Book Review: David Bentley Hart, A Splendid Wickedness and Other Essays

Hart_Leaves Upon the Wind_wrk02.inddHart, David Bentley. A Splendid Wickedness and Other Essays. Grand Rapids, Mich.: Eerdmans, 2016. 309 pp. Pb; $35.  Link to Eerdmans

Almost all of the 52 essays in this collection appeared in First Things. They are all more or less brief reflections on a wide variety of topics. In fact, this is the kind of book one reads “now and then” rather than straight through from cover to cover. There are essays on philosophy (“”The Gnostic Turn”), literature (“the Poetry of Autumn”, culture (“America and the Angles of the Sacré –Coeur”), and even baseball (“Brilliant Specialist” and “A Perfect Game”). One essay offers examples of poetry from Hart’s great uncle Aloysius Bentley, another comments on Gnostic themes the (original) BBC series The Prisoner.

Like most good essay writers, Hart is able to begin with one topic, often some real-life experience most can understand, and turn it into a discussion of philosophy or theology. As it turns out, I happen to be a huge baseball fan and count The Prisoner as one of my all-time favorite television shows (like Hart, I prefer the original). Yet in any given essay, readers might encounter Heidegger, Dostoevsky, Tolstoy, and Jung, etc.

The essay used for the title of the volume, “A Splendid Wickedness,” traces the trajectory of the “moral oaf” Don Juan from the character’s origin in a cautionary seventeenth century Spanish play to his unanticipated popularity in the Romantic age as a popular and glamorous hero who goes to Hell defiant and unrepentant. His wickedness was “just not brute impulse, but the darkly distorted image of an angelic liberty” (135). This is the reason Don Juan has vanished from the cultural landscape; the modern world has reduced humanity to a spiritless machine, making the splendid wickedness of someone like Don Juan unimaginable. The sad thing, for Hart, is that whatever common cultural character which will emerge from our culture will be “too damned boring, and more precisely, too boring to be damned” (136).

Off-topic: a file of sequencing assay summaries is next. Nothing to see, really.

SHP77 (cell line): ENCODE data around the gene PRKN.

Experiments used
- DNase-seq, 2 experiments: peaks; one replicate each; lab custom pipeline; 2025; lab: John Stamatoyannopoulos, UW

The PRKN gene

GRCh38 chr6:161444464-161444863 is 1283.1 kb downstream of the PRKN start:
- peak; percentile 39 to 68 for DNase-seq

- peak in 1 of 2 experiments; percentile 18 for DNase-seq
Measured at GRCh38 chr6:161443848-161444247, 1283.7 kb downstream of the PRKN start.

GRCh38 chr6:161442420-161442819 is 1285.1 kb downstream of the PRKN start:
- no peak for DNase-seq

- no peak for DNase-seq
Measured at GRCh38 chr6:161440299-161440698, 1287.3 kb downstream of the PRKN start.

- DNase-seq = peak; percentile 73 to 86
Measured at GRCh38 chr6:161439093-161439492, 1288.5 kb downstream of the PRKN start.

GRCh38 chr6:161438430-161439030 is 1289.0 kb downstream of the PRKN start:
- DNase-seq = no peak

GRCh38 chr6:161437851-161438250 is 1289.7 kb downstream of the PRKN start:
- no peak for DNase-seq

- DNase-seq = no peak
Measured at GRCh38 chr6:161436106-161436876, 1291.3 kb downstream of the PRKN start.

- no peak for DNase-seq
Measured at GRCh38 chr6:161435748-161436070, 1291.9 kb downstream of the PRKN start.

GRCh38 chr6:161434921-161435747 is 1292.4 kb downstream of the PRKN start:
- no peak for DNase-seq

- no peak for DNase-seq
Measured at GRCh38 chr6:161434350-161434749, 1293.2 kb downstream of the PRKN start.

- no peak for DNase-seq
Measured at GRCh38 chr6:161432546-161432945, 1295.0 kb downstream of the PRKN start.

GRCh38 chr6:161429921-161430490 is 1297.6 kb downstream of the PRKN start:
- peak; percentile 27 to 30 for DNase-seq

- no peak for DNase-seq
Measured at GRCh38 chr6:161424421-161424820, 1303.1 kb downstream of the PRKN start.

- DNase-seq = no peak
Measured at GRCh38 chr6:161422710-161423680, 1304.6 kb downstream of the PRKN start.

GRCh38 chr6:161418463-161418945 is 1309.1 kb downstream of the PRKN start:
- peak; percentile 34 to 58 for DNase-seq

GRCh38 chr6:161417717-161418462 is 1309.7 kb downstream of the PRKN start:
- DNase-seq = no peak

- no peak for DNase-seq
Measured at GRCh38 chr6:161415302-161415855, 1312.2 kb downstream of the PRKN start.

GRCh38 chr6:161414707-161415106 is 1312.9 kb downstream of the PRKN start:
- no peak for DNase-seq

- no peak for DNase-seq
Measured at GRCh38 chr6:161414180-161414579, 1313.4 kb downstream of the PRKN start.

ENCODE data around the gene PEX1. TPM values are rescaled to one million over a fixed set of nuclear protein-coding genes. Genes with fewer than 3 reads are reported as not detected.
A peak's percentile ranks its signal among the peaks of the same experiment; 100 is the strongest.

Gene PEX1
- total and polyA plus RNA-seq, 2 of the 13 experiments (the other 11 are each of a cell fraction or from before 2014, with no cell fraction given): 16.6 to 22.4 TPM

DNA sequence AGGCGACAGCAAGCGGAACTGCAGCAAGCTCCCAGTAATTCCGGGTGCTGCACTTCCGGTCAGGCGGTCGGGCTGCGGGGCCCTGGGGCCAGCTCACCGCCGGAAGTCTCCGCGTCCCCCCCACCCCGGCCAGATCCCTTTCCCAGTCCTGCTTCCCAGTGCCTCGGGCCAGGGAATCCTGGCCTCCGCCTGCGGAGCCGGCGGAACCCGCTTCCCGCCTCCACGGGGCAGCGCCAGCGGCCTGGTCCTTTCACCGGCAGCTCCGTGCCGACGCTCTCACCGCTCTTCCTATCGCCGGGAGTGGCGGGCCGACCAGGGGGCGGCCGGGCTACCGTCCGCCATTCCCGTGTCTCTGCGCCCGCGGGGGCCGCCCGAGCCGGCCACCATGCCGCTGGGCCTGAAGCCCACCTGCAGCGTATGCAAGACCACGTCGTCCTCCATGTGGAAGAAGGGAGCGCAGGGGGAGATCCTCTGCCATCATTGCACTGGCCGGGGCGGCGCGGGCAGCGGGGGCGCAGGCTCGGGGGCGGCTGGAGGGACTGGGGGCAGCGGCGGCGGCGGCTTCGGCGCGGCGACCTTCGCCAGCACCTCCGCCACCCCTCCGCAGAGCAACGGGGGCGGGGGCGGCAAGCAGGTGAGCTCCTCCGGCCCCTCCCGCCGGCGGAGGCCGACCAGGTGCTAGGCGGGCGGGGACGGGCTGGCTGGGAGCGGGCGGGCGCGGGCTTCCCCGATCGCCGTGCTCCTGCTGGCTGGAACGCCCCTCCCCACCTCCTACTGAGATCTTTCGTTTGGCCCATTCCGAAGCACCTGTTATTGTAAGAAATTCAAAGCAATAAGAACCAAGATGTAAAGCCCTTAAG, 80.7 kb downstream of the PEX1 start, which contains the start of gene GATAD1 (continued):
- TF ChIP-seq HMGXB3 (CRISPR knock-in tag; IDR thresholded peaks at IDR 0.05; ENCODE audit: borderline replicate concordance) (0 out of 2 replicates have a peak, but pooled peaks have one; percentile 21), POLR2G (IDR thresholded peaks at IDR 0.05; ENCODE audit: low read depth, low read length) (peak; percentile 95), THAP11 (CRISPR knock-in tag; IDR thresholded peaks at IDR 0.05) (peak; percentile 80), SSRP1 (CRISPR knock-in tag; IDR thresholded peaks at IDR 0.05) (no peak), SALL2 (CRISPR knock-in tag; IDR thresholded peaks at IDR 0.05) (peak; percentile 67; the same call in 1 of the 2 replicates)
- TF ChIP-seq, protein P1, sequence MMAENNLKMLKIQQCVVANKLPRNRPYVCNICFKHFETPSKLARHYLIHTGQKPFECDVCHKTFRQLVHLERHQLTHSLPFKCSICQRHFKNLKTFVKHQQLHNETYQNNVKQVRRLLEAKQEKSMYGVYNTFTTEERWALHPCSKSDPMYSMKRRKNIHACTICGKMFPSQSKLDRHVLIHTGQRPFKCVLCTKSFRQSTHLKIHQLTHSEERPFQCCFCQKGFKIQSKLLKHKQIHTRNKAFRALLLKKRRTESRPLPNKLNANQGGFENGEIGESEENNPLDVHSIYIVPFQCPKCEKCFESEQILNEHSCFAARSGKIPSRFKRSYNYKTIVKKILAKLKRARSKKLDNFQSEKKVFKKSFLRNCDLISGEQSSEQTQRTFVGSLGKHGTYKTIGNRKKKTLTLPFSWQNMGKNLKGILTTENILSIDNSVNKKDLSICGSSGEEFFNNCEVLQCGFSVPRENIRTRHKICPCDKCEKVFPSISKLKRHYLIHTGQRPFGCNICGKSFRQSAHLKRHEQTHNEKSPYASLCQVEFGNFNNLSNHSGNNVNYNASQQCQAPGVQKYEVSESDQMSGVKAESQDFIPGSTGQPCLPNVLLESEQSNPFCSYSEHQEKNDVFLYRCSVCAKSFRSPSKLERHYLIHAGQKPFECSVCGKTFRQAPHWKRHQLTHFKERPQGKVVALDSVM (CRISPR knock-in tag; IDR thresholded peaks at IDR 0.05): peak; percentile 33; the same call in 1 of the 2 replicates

I usually do not review a book until I have read it through, but in this case I have only read a few of the essays. I plan on slowly reading through the book, one or two chapters at a time, in order to allow myself some time to digest them.

NB: Thanks to Eerdmans for kindly providing me with a review copy of this book. This did not influence my thoughts regarding the work.

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